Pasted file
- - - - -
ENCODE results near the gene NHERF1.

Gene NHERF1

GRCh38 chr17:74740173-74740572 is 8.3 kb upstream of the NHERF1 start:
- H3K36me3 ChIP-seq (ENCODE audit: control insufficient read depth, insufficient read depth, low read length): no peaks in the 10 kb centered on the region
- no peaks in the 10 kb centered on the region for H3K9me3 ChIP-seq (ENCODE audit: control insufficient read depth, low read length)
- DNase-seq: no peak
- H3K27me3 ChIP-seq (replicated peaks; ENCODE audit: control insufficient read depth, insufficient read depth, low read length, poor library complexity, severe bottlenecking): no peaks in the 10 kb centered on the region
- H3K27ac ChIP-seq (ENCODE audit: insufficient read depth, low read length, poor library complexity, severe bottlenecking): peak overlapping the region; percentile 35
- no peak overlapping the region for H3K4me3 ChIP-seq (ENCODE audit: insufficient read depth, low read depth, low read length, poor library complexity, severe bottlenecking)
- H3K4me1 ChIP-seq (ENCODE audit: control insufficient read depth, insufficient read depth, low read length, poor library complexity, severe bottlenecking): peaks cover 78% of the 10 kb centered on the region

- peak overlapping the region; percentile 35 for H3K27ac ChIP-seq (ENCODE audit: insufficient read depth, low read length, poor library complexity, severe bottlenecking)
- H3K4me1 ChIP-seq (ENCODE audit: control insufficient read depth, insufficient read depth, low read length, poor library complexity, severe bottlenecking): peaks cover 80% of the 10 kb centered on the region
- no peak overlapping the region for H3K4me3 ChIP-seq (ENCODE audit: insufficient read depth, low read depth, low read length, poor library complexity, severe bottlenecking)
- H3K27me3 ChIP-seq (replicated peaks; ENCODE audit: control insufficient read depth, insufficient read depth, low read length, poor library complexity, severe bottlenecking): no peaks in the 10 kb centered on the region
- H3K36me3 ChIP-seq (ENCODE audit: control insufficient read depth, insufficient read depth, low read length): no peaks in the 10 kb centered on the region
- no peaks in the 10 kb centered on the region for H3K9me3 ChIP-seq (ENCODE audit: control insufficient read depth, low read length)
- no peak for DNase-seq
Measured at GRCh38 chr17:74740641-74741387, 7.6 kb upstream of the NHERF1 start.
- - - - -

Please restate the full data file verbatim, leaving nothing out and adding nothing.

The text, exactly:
ENCODE results near the gene NHERF1.

Gene NHERF1

GRCh38 chr17:74740173-74740572 is 8.3 kb upstream of the NHERF1 start:
- H3K36me3 ChIP-seq (ENCODE audit: control insufficient read depth, insufficient read depth, low read length): no peaks in the 10 kb centered on the region
- no peaks in the 10 kb centered on the region for H3K9me3 ChIP-seq (ENCODE audit: control insufficient read depth, low read length)
- DNase-seq: no peak
- H3K27me3 ChIP-seq (replicated peaks; ENCODE audit: control insufficient read depth, insufficient read depth, low read length, poor library complexity, severe bottlenecking): no peaks in the 10 kb centered on the region
- H3K27ac ChIP-seq (ENCODE audit: insufficient read depth, low read length, poor library complexity, severe bottlenecking): peak overlapping the region; percentile 35
- no peak overlapping the region for H3K4me3 ChIP-seq (ENCODE audit: insufficient read depth, low read depth, low read length, poor library complexity, severe bottlenecking)
- H3K4me1 ChIP-seq (ENCODE audit: control insufficient read depth, insufficient read depth, low read length, poor library complexity, severe bottlenecking): peaks cover 78% of the 10 kb centered on the region

- peak overlapping the region; percentile 35 for H3K27ac ChIP-seq (ENCODE audit: insufficient read depth, low read length, poor library complexity, severe bottlenecking)
- H3K4me1 ChIP-seq (ENCODE audit: control insufficient read depth, insufficient read depth, low read length, poor library complexity, severe bottlenecking): peaks cover 80% of the 10 kb centered on the region
- no peak overlapping the region for H3K4me3 ChIP-seq (ENCODE audit: insufficient read depth, low read depth, low read length, poor library complexity, severe bottlenecking)
- H3K27me3 ChIP-seq (replicated peaks; ENCODE audit: control insufficient read depth, insufficient read depth, low read length, poor library complexity, severe bottlenecking): no peaks in the 10 kb centered on the region
- H3K36me3 ChIP-seq (ENCODE audit: control insufficient read depth, insufficient read depth, low read length): no peaks in the 10 kb centered on the region
- no peaks in the 10 kb centered on the region for H3K9me3 ChIP-seq (ENCODE audit: control insufficient read depth, low read length)
- no peak for DNase-seq
Measured at GRCh38 chr17:74740641-74741387, 7.6 kb upstream of the NHERF1 start.